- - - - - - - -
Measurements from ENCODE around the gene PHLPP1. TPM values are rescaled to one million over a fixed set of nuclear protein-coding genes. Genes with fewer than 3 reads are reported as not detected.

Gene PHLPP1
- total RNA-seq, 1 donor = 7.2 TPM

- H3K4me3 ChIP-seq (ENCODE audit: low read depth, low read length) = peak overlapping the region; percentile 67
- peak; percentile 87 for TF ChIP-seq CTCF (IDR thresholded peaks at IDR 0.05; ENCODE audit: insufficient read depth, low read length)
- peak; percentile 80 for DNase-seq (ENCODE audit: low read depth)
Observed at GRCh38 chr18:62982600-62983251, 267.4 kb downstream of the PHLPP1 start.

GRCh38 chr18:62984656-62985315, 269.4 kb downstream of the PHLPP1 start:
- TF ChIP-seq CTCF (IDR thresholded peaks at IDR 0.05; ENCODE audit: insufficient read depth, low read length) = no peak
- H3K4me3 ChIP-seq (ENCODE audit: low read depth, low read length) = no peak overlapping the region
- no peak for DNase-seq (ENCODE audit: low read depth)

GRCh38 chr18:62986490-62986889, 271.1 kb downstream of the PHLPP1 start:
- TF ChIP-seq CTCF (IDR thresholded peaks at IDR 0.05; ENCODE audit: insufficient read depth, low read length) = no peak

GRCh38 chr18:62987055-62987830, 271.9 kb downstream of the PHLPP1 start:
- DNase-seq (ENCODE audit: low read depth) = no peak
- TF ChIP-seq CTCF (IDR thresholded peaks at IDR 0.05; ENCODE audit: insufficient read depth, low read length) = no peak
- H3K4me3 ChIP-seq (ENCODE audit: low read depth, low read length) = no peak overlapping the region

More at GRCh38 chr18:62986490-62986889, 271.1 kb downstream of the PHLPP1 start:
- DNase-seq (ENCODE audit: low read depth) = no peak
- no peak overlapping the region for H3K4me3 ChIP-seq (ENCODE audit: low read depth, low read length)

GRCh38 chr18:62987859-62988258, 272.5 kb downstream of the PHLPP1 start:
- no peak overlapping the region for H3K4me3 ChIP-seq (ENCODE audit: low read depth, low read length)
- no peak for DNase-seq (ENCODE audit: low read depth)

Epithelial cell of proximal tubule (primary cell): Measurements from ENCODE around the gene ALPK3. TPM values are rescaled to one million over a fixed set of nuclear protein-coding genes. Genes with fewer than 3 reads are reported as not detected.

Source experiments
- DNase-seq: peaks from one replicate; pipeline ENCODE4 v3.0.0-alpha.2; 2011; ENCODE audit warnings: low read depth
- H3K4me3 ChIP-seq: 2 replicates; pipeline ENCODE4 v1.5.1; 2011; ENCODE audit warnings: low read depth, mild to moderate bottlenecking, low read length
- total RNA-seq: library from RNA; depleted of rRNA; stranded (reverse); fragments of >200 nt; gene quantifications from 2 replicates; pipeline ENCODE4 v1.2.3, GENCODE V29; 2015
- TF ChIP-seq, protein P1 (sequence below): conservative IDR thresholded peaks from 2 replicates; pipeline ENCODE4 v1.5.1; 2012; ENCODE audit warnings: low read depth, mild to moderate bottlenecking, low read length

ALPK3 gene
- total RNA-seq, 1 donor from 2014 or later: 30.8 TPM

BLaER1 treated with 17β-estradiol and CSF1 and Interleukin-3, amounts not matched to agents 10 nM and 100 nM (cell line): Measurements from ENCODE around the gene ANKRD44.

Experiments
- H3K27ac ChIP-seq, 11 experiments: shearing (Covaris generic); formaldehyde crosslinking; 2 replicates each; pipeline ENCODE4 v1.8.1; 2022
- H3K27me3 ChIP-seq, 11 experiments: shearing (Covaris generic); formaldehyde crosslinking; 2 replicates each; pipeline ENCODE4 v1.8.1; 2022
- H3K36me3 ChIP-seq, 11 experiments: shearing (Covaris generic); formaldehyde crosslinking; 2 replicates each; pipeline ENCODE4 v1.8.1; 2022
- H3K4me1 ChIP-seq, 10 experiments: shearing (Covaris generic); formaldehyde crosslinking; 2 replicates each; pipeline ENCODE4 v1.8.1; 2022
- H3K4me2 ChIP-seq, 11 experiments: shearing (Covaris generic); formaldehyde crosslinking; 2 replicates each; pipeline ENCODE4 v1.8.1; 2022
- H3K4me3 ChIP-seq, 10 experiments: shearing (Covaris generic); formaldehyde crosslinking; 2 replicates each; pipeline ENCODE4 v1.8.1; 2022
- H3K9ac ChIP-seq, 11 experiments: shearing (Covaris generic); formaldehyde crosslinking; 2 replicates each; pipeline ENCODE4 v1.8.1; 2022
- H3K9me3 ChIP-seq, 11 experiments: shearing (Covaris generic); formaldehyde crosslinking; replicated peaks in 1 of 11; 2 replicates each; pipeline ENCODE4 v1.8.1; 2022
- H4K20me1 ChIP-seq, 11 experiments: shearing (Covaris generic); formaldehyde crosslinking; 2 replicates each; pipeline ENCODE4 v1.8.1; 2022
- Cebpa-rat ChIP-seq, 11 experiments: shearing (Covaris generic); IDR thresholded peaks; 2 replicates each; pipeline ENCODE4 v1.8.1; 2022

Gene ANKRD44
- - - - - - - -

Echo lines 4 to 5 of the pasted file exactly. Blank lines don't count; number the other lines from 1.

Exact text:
- H3K4me3 ChIP-seq (ENCODE audit: low read depth, low read length) = peak overlapping the region; percentile 67
- peak; percentile 87 for TF ChIP-seq CTCF (IDR thresholded peaks at IDR 0.05; ENCODE audit: insufficient read depth, low read length)